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A Practical Commentary On Holy Scripture by Frederick Justus Knecht D.D.

[John 13:33–38. Luke 22:31–34. Mat. 26:31–35]

HAVING given His apostles this great proof of His love—His own Body and Blood, Jesus vouchsafed to give them also a new commandment of love. “Little children”, said He, “yet a little while I am with you. I give you a new commandment, that you love one another, as I have loved you. By this shall all men know that you are My disciples, if you have love one for another.”

Simon Peter said to Him: “Lord, whither goest Thou?” Jesus answered: “Whither I go, thou canst not follow Me now, but thou shalt follow Me afterwards.” Peter said to Him: “Why cannot I follow Thee now? I will lay down my life for Thee.” Jesus answered Him: “Wilt thou lay down thy life for Me? Amen, amen, I say unto thee, the cock shall not crow twice before thou deny Me thrice!”

Then the Lord addressed Peter: “Simon, Simon, behold, Satan hath desired to sift you as wheat. But I have prayed for thee that thy faith fail not; and thou, being once converted, confirm thy brethren. All of you shall be scandalized in Me this night. For it is written: ‘I will strike the shepherd, and the sheep of the flock shall be dispersed.’ ”

The Omniscience of Jesus. Our Lord exactly foretold both that Judas would betray Him, and that, in the same night before the second cockcrow, St. Peter would deny Him three times, and that all the Apostles would desert Him. Only the omniscient God can know beforehand what man, gifted with free-will, will do. St. Peter himself thought it quite impossible that he could deny his beloved Master, and yet our Lord foretold in detail all that would occur. This proves that our Blessed Lord was omniscient, or, in other words, that He is God.

St. Peter’s self-confidence. We have repeatedly had occasion to admire St. Peter’s faith, and love of our Lord. Even in the story we have just read, the chief of the apostles evinced great love and great faith, declaring that he would never take scandal at anything that Jesus did, and was ready to lay down his life for His sake. Peter seriously and honestly meant what he said, but he trusted too much in himself, overrated his own strength and, forgetting the weakness of his human nature, believed himself capable of remaining faithful to his Master under all circumstances, simply because he wished to do so. His will was good, but he was wanting in that humility which comes from a knowledge of one’s own frailty. He ought to have thought and said: “With Thy help I will never fail”; but, instead of this, he put himself on a different level from the other apostles, and implied that, although they might very easily go astray, he never could! This high opinion of himself, and his undue self-confidence led him to the fall which will be related in chapter LXXII. We should never forget that, without the assistance of God’s grace, we can neither keep the commandments nor persevere in well-doing.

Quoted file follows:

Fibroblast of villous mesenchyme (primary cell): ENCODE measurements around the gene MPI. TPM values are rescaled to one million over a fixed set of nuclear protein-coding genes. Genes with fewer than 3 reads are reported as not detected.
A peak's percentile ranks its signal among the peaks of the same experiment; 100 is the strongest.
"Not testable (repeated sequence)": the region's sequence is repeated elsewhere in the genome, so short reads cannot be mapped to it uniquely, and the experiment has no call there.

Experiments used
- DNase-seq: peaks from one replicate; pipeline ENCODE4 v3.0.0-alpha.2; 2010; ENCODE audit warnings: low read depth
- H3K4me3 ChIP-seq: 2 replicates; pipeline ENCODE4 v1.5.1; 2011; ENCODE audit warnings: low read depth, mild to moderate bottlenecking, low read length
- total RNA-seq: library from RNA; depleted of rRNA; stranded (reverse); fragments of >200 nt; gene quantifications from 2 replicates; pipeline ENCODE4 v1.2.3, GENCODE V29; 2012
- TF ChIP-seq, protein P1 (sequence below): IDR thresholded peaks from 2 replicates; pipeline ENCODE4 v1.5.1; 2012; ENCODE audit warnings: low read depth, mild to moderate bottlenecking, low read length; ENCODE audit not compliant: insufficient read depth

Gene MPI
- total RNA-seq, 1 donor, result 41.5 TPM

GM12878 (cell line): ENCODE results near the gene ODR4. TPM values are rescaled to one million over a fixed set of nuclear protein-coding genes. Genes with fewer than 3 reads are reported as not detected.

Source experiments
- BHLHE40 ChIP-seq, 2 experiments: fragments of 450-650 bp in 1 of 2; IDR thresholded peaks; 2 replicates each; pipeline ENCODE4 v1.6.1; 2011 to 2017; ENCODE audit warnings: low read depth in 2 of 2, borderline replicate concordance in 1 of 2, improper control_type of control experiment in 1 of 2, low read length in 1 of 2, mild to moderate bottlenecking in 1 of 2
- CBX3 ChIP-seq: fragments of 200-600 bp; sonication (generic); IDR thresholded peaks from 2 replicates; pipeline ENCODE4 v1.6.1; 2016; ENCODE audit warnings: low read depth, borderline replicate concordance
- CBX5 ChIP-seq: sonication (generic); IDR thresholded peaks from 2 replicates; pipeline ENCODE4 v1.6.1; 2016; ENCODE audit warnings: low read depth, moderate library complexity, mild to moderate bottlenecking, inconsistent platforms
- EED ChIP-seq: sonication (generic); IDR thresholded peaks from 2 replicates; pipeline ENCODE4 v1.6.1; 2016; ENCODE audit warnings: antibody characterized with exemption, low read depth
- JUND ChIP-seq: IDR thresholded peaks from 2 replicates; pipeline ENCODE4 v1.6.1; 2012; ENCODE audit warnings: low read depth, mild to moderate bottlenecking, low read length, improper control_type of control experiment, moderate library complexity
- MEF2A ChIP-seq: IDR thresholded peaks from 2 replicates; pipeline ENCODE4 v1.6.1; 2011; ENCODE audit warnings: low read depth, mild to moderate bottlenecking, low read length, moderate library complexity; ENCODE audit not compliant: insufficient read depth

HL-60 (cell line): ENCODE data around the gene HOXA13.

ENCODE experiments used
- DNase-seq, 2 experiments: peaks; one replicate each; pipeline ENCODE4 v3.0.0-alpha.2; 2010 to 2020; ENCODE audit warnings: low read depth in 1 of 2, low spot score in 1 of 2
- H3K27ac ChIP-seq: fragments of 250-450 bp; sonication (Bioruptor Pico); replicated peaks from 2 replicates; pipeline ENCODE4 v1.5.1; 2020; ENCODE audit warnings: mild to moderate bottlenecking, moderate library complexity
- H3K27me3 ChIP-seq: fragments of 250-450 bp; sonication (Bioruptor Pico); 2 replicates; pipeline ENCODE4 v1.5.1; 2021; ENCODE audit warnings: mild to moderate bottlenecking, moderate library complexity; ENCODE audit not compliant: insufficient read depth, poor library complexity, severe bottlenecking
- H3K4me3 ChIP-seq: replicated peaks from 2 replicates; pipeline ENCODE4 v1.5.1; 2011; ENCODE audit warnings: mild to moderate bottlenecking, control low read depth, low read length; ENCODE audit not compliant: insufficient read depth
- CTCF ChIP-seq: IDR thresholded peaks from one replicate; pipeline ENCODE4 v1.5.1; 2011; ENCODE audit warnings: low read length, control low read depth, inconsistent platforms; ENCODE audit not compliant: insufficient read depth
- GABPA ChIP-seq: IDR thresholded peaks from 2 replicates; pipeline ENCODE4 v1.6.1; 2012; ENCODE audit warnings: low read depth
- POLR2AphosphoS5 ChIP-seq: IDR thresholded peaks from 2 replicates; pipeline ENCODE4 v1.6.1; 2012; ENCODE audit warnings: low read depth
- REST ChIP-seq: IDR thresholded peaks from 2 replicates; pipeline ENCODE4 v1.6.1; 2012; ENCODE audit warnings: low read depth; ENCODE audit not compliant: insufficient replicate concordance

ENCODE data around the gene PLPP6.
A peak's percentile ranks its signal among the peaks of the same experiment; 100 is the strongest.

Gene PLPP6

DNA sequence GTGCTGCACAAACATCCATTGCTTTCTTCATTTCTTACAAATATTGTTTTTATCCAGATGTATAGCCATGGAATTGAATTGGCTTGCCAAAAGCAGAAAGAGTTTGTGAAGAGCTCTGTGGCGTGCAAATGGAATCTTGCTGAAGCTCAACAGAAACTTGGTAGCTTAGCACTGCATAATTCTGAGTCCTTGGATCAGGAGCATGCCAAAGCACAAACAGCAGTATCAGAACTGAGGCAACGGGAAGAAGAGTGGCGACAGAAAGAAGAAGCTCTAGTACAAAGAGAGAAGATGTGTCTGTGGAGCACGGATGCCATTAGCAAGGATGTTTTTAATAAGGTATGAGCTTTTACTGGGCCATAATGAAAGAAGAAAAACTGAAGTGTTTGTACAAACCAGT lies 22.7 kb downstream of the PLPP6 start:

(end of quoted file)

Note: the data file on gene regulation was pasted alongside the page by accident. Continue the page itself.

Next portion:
The Pope is the Supreme and Infallible Teacher of Faith. Our Lord foretold to St. Peter that he would deny Him, but at the same time He gave him the assurance that his faith would not fail, and entrusted him with the office of confirming his brethren in faith. As a matter of fact Peter’s faith never did waver, for he did not cease to believe, even when he lacked the courage to confess his faith. Our Blessed Lord destined him to be the foundation of His Church, and on that account prayed that his faith might ever be firm and untarnished, so that he might act as a prop to the faith of his brethren. By so doing our Lord Jesus Christ appointed St. Peter to be the supreme teacher of His Church, his office being to maintain and confirm all members of His Church in the true faith; and He gave to him moreover the special grace that his faith should never fail; in other words, that he should be infallible in the exercise of this office. How could Peter confirm his brethren in the true faith, unless he himself were preserved from error in matters of faith? His infallibility in the exercise of his office has, together with the office itself, descended from Peter to his successors, the Supreme Pontiffs of the Catholic Church. An infallible teacher who can maintain his brethren, his fellow-Christians, in the true faith, is as necessary to the Church now as it was in the days of St. Peter. The Roman See has always proved itself to be the guardian and protector of the true faith, by giving, in virtue of the divine office committed to it, unerring decisions in matters of dispute, and rejecting all false doctrines.

APPLICATION. What happened to St. Peter ought to make you guard very carefully against over-confidence in yourself, and make you pray fervently: “Lead us not into temptation!”








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